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Tips For Finding Summer Internships

I’m currently a graphic design student at Auburn University, and the past couple of months has consisted of me frantically searching for a place to intern this Summer. My search included various job websites and emails to local companies, hoping that someone would answer me back. Because of my major, the emails I would send to companies for potential internships included my resume, a cover letter, and my portfolio. It’s nerve-racking knowing that someone could look at your work and immediately decide whether they want you at their company or not. Luckily, I’ve found an internship with a company I really admire, and I’m both terrified and excited to start. So, I thought I would make a list of some tips  for finding Summer internships and gaining experience in your career field.


1. Have a Good Resume/Cover Letter

This is an obviously important detail, but having a resume that is clear and organized is extremely important. Put the most important information at the top – whatever you want companies to read about you first. Also, make sure all your resume information fits on one page; employers aren’t going to scroll to that second page. If you have too much information on your resume, look at cutting some stuff out. For example, the volunteer work I did with a certain organization may not pertain to my specific major and the work I would do in my field. Only put achievements and credentials that pertain to your field of study and will catch a company’s attention.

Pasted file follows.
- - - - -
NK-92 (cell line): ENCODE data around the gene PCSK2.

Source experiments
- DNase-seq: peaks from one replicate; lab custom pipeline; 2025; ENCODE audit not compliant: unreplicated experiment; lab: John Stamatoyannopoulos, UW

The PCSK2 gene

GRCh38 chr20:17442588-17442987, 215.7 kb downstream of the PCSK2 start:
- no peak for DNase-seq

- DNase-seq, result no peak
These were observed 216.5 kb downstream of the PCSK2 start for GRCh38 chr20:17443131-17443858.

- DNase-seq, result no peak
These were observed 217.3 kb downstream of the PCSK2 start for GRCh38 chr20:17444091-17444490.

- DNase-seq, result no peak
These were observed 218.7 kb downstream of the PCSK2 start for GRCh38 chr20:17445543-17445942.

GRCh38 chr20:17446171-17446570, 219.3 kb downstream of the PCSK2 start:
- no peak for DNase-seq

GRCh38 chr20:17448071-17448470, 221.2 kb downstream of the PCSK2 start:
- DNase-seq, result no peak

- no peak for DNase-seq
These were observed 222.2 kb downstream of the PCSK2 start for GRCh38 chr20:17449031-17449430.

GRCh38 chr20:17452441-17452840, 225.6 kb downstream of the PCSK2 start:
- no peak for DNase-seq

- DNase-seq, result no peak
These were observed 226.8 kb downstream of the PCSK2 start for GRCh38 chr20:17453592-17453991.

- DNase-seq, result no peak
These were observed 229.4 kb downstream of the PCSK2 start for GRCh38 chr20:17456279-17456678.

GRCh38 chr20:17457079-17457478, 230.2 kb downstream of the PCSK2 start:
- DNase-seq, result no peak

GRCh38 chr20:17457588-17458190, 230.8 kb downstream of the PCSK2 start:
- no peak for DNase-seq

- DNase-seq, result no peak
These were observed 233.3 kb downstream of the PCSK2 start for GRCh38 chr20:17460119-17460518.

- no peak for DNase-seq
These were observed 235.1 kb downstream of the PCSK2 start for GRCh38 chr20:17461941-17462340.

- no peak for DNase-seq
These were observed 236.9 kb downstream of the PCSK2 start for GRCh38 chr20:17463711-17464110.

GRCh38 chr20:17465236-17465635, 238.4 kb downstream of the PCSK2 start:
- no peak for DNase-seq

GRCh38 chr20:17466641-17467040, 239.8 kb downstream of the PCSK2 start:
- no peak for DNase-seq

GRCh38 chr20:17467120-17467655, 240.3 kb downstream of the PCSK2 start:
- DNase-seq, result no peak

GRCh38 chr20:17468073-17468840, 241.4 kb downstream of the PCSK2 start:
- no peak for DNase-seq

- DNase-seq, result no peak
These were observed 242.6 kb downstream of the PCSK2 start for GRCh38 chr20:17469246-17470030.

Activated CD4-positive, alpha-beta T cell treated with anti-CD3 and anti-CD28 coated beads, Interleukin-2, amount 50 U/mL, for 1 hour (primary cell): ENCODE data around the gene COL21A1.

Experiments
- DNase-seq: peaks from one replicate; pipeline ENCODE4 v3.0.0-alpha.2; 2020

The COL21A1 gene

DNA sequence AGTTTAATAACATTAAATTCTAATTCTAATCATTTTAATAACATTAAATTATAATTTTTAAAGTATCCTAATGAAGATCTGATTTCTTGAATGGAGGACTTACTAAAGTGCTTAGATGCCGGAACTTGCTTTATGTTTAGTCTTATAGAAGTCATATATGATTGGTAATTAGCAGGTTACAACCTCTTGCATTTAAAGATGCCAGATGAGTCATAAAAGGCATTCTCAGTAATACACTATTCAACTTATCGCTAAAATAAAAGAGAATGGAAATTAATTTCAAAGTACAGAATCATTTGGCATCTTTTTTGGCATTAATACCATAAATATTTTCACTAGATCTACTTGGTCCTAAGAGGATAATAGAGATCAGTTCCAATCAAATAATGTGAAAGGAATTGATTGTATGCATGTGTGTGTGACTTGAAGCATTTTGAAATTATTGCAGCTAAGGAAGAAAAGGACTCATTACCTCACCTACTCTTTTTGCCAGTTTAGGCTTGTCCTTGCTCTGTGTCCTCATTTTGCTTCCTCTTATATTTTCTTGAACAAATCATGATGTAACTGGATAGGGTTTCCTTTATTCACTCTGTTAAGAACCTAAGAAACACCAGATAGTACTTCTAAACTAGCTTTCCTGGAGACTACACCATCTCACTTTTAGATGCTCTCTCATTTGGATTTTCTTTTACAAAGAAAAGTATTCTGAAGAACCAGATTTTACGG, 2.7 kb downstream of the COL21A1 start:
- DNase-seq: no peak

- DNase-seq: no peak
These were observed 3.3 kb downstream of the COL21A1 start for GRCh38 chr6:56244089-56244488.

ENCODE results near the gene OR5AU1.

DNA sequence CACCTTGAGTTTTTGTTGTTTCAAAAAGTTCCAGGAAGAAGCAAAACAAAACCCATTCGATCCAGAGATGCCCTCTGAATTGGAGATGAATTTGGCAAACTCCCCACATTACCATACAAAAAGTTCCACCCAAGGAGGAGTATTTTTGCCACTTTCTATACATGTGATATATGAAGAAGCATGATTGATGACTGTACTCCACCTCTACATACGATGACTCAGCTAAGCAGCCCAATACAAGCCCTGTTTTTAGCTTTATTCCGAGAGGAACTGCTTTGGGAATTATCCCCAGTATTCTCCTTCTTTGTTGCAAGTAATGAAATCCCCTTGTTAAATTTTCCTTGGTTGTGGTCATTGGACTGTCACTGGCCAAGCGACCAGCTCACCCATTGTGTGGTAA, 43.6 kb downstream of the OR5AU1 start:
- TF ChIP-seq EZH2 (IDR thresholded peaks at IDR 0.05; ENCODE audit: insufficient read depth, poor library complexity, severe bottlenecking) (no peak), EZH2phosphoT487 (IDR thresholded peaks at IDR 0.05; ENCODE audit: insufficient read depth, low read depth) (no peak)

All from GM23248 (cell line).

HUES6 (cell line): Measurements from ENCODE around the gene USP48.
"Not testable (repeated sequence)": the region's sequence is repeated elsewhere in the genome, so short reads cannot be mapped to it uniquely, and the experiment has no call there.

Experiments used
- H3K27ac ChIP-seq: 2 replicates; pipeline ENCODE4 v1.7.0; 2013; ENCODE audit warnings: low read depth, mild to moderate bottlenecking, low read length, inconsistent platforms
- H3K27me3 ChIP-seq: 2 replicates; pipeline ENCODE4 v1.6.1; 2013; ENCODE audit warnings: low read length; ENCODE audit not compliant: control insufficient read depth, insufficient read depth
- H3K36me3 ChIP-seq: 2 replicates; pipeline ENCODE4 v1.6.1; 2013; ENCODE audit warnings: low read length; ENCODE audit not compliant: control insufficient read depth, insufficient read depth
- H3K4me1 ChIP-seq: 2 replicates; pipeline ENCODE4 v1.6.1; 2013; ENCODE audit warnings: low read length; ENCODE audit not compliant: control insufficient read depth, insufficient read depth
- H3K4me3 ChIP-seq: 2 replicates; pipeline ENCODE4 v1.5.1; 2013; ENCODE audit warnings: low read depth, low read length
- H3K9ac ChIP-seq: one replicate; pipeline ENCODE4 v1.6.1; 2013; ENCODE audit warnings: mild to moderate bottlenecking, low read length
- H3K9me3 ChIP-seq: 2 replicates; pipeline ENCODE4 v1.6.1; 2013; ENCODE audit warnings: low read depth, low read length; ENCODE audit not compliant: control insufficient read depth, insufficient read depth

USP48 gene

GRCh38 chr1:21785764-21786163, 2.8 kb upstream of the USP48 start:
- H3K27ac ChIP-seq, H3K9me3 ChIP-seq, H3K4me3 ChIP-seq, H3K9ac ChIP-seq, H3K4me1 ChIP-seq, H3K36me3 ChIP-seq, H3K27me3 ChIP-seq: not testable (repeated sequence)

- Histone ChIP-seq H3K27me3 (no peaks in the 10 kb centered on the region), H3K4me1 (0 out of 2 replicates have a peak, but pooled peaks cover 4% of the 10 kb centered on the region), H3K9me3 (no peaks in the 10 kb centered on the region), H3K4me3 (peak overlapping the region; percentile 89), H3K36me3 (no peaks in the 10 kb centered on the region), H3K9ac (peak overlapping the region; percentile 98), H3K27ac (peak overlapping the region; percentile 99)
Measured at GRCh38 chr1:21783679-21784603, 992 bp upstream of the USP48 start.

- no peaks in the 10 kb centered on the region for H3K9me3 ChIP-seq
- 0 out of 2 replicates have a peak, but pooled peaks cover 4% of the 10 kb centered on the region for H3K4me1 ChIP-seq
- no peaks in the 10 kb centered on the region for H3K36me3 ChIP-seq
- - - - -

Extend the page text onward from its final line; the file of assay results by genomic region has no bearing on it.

2. Ask Your Advisor/Professors for Connections

For my graphic design major, I was able to ask my professors about any internships they knew of that were available. I also get emails from my specific college about any available internships or jobs. If you are able, I would ask your professors or advisors about internships in the area and if they have any connections that would be helpful for you.

3. Find the Right Websites for Internships

A big part of my internship search was the job websites I found. I looked at Handshake, LinkedIn, WayUp and InternQueen. I’m not kidding when I say every day I would look at these websites just to see if anything came up. I turned on notifications for Summer internships in my area. Usually you can find pretty good opportunities on these sites, you just have to look carefully and dig deep.

4. Email Companies, Even if They Don’t Have Any Openings

This can be a little scary, but I promise it’s worth it. If you have certain companies in mind that you’d love to internship for but don’t know if they are hiring, send them an email with your resume and cover letter. In your cover letter, express interest in their company and prove to them that you are a great fit for them and would like to schedule an interview. I had a whole list dedicated to companies I wanted to send my resume to that didn’t have any summer internships openings on their website. There’s no harm in trying and you never know, your initiative might impress them and you may snag that internship! See letter writing advice below! 

Sarrah Shew is a pre-graphic design major at Auburn University.
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